Reports of human trafficking in India increased by 25 percent in 2015 compared to the previous year, with more than 40 percent of cases involving children being bought, sold and exploited as
modern day slaves, government crime data showed.
The National Crime Records Bureau (NCRB) said there were 6,877 cases related to human trafficking last year against 5,466 in 2014, with the highest number of cases reported in the northeast state of Assam, followed by the eastern state of West Bengal.
The data released on Tuesday (30) showed 43 percent of the 9,127 victims were below the age of 18. Crimes included inducing a minor girl with intent of sexual intercourse, buying or selling a minor girl for prostitution, and keeping a person as a slave.
Activists attributed the rise in reported cases to greater public awareness as well as increased police training, resulting in better enforcement of anti-human trafficking laws.
However they said the real number of cases could be much higher because many victims, especially those from poor, rural backgrounds, remain unaware of the crime.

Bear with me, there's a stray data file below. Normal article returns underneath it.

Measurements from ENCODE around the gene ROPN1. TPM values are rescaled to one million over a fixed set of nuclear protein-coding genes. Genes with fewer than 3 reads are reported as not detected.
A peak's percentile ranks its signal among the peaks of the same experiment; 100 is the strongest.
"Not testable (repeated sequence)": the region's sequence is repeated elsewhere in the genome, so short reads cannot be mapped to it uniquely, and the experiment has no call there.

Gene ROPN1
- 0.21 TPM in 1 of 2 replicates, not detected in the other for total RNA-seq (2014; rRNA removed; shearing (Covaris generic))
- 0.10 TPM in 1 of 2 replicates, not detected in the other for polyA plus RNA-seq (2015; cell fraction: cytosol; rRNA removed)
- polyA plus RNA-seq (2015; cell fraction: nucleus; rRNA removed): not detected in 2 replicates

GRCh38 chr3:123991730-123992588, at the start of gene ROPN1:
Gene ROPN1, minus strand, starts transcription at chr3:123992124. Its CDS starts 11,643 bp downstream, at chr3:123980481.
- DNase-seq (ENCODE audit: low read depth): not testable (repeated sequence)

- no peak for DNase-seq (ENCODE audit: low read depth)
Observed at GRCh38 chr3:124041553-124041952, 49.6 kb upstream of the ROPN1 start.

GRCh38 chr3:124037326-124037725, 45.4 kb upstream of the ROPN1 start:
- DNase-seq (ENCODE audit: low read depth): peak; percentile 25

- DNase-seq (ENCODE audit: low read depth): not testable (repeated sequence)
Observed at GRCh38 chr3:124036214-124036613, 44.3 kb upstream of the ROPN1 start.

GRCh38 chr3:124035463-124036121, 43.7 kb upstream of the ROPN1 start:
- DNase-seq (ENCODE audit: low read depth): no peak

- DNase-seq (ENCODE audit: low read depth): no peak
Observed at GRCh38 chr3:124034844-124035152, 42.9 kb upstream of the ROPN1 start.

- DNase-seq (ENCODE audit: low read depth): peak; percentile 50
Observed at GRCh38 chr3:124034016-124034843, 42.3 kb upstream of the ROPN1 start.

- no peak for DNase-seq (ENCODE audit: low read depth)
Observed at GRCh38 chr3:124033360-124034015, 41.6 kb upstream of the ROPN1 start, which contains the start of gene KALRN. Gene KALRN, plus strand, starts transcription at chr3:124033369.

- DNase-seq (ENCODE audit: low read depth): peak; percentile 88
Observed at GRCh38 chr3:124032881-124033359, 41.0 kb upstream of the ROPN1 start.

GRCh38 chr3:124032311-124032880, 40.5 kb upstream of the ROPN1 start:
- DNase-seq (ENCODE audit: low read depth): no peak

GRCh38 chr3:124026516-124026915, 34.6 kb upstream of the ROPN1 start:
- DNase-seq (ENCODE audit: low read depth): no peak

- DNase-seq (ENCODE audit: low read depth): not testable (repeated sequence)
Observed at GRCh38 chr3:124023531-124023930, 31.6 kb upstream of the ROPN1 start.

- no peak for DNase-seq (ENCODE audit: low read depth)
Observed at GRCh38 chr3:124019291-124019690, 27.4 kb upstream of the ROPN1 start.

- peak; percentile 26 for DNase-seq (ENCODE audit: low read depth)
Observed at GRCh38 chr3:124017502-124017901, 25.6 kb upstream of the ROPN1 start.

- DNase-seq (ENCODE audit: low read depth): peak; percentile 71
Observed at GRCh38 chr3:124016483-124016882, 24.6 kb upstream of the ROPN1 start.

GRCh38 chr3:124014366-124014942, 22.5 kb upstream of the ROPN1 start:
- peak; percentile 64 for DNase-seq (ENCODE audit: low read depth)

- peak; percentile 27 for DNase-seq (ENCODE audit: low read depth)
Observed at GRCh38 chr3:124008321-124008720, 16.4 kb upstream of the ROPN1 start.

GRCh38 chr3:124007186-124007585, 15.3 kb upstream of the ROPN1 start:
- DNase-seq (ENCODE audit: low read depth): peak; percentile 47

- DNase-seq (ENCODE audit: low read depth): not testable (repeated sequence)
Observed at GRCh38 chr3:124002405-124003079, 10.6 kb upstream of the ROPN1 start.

“We all know the numbers are very high and we expect the numbers to increase over the years,” said Supreme Court lawyer Ravi Kant and founder of Shakti Vahini, a Delhi-based anti-human
“Increased cases means that law enforcement agencies are now treating the issue of human trafficking seriously.”
South Asia, with India at its centre, is one of the fastest-growing regions for human trafficking in the world.
Gangs sell thousands of victims into bonded labour every year or hire them out to exploitative bosses. Many women and girls are sold into brothels.
India, alone is home to 40 percent of the world’s estimated 45.8 million slaves, according to a 2016 global slavery index published by the Australia-based Walk Free Foundation.